Insolvency and COD

Today TaxMama hears from Katherine in the TaxQuips Forum, who gets it.

“I settled a debt today and am doing a list of assets and liabilities. My question is about assets “Interest in a pension plan.” My husband has been receiving an annuity retirement check for about 20 years. How would we know the value of this?

We do not get statements. Since it is set up to pass on to me if he dies, how would you ever know the (total balance) “financial interest” or real value of his annuity/pension plan? And what about Social Security?”

Hi Katherine,

Well done! I’m glad to see you working that calculation!

Sometimes, you have a pension plan, like a 401(k) or 403(b) that you can cash out.  Find out if the plan has a cash value, if your husband were to get a lump sum.
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  Sometimes, you cannot cash it out – you can only get monthly payments.
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  Once the principal or beneficiary dies, there is no final lump-sum payout – like many government pensions.

In that case, you put -0- as the cash value on the list of assets.  Same with Social Security. It’s not an asset either – it just provides monthly income in your lifetime.

Katherine did a little more research and learned – that an plan that has been “annuitized” (converted into a permanent stream of income), is no longer treated as an asset, but rather a source of income.

And remember, you can find answers to all kinds of questions about insolvency, debt relief, and other tax issues, free. Where? Where else? At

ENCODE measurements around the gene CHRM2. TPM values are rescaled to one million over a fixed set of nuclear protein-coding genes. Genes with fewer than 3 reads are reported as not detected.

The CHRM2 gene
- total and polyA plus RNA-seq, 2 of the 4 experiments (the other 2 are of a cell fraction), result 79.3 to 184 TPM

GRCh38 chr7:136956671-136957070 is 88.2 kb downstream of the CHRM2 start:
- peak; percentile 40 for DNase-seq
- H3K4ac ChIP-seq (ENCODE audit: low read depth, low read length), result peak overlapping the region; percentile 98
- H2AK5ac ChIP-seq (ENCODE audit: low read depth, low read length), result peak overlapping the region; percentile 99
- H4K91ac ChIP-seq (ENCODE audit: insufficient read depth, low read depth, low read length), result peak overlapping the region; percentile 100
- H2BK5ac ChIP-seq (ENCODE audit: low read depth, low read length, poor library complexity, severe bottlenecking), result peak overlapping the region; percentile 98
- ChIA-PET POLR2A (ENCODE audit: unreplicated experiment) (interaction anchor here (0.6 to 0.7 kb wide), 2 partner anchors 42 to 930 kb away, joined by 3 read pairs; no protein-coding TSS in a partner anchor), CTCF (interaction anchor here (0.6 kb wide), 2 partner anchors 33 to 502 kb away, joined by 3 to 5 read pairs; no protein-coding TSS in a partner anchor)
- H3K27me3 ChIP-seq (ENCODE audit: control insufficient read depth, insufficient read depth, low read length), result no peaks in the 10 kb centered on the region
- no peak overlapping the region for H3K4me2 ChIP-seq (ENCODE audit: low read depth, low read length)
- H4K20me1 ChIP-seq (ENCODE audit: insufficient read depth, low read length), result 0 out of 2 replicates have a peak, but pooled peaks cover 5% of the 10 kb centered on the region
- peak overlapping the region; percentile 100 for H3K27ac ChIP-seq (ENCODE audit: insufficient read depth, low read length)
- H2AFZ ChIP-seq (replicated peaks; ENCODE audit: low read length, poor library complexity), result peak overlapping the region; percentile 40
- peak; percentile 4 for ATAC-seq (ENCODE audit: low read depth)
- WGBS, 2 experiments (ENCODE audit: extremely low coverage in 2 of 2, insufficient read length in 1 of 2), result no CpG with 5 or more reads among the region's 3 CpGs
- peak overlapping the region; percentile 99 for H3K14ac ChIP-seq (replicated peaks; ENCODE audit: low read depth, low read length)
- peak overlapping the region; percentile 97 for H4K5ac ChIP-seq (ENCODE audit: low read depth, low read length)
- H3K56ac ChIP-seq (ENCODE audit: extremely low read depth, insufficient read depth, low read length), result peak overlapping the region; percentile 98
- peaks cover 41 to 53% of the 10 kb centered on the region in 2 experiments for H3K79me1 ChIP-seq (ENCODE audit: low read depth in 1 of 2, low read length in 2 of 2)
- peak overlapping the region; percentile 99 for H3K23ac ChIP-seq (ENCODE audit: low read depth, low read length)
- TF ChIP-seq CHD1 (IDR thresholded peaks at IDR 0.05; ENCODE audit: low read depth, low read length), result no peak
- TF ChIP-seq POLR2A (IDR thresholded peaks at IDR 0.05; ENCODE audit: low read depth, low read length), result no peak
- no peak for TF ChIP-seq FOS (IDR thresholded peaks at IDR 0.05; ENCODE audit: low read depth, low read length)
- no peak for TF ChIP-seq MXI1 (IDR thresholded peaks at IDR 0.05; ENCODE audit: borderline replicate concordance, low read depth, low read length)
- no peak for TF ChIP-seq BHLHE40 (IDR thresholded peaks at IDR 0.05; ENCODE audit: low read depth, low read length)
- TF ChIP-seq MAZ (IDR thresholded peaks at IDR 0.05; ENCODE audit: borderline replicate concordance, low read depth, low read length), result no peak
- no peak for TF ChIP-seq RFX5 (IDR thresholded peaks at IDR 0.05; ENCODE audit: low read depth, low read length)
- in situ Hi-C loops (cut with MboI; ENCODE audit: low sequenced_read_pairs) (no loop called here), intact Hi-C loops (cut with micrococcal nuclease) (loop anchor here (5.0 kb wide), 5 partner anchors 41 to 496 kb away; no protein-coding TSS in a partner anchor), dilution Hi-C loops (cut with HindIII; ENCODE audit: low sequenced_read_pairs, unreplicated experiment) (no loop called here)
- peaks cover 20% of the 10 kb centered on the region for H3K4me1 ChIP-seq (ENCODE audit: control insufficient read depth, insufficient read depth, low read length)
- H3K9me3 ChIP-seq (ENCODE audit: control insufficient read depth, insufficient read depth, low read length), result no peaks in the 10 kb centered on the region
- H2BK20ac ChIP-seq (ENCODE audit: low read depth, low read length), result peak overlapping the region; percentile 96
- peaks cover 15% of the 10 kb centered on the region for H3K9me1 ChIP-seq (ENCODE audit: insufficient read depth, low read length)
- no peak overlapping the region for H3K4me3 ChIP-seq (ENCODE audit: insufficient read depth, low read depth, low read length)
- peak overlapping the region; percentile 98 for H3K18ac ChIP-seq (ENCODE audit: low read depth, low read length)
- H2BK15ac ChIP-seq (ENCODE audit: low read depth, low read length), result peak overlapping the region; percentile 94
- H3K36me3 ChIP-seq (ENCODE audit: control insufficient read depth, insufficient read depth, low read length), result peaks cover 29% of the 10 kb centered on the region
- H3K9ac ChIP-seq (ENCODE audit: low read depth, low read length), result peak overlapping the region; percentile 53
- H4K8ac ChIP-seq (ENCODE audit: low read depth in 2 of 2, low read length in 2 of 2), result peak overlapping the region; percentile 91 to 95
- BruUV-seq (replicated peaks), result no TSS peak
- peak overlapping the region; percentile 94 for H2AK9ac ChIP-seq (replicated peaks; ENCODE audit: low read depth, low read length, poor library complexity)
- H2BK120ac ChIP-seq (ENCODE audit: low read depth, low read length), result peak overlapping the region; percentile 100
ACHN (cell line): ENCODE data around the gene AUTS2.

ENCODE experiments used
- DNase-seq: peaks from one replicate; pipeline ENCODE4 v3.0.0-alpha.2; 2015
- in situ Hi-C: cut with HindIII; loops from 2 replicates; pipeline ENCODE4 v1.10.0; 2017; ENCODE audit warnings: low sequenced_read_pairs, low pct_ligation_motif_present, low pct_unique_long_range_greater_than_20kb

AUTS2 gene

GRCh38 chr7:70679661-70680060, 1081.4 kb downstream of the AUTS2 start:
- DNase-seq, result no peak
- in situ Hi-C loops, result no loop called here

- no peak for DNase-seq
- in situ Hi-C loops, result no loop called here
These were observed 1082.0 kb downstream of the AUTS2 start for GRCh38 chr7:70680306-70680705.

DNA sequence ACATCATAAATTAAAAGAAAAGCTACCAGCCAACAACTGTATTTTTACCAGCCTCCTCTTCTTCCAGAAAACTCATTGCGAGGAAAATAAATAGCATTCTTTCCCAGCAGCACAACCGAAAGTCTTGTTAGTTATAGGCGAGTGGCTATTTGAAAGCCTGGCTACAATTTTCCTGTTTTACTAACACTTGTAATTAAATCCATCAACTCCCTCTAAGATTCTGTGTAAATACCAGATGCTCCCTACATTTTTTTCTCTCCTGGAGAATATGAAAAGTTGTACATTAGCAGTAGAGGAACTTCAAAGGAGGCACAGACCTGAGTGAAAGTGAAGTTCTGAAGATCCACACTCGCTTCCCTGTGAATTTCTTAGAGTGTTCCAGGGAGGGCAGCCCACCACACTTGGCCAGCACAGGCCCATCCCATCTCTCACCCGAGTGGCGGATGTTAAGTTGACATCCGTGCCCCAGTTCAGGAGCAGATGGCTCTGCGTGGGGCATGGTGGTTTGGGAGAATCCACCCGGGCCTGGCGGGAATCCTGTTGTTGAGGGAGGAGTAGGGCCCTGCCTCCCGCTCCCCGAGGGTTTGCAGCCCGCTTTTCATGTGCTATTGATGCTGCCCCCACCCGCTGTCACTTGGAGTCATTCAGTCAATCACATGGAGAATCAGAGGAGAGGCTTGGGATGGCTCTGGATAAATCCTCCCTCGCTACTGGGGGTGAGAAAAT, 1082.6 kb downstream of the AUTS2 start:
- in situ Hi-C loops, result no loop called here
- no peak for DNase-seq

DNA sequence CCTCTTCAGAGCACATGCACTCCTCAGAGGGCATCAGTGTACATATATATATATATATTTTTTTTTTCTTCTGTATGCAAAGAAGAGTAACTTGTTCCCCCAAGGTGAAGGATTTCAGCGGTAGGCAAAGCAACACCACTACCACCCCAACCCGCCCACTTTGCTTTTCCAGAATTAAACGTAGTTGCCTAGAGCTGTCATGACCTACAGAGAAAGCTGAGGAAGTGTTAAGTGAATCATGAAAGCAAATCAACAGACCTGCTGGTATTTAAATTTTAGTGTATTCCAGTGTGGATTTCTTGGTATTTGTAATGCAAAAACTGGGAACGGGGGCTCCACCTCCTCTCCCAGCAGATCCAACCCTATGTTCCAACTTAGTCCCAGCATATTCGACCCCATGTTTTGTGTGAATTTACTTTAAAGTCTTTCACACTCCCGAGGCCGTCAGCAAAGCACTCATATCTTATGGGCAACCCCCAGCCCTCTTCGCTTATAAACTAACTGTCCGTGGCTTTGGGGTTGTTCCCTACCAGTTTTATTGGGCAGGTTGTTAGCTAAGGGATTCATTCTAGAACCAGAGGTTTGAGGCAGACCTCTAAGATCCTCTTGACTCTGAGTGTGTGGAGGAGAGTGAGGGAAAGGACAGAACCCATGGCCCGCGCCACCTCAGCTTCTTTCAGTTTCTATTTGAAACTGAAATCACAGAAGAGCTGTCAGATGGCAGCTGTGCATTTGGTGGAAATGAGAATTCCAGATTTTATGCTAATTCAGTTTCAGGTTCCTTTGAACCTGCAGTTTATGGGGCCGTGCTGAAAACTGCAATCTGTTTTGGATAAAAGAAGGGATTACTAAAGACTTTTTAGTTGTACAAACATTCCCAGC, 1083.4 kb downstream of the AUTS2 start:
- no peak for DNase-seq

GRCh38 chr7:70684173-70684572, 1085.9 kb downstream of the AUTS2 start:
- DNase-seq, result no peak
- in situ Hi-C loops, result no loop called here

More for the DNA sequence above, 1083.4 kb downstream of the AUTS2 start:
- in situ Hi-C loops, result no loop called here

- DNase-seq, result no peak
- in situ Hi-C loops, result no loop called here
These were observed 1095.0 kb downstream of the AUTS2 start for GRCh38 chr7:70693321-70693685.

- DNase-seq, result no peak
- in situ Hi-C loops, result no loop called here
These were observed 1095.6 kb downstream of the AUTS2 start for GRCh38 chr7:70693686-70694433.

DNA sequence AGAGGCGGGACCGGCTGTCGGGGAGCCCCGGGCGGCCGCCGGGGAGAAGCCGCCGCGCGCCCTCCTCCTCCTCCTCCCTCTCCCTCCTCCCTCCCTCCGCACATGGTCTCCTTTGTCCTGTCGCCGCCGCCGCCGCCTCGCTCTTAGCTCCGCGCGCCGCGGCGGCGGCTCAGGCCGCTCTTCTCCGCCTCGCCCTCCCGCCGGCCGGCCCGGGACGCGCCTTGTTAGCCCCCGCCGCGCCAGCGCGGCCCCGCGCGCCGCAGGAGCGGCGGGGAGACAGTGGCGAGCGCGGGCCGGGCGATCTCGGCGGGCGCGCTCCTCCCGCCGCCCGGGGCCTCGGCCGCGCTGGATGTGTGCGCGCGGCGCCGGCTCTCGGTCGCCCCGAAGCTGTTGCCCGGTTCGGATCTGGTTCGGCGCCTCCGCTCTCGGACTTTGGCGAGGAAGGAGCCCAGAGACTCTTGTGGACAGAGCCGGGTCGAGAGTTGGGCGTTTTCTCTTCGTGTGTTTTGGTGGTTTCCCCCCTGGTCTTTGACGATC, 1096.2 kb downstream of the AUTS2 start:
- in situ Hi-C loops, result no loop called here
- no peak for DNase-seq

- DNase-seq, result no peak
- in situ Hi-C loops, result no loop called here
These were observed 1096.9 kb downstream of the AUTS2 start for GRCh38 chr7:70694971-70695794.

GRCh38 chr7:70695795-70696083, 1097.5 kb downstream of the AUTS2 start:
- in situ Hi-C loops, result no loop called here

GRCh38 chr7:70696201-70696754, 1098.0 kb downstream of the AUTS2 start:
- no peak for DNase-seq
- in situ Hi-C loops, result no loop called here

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3 thoughts on “Insolvency and COD

  1. Pingback: Membership Only Content | TaxMama |

  2. TaxMama says:

    Hi Doris,

    Thanks for the tip.
    If we were looking at trying INCREASE her net worth, that’s excellent advice.

    But, re-read her post.
    She is trying to prove to IRS that she is insolvent.
    She is trying to legally minimize her net worth at a specific point in time –
    on the day a specific debt was cancelled or reduced.
    For IRS purposes, for the insolvency calculation, there is no cash value in the pension or Social Security.


  3. Doris Johnson says:

    If the letter-writer is trying to get a picture of her/their financial position (rather than applying for a loan, say), would it not be appropriate to take the present value of the projected payment stream? Of course, this requires estimating remaining lifespan and choosing a discount rate for the calculation.
    With a little more effort, she could price the cost of an annuity with the same payout terms, if purchased now.
    When I worked in the finance industry, these were the primary methods institutions used to report the value of illiquid investments or liabilities.

    If her intent is not a balance sheet but a projection of cash-flow, or a budget, that would be a different matter.

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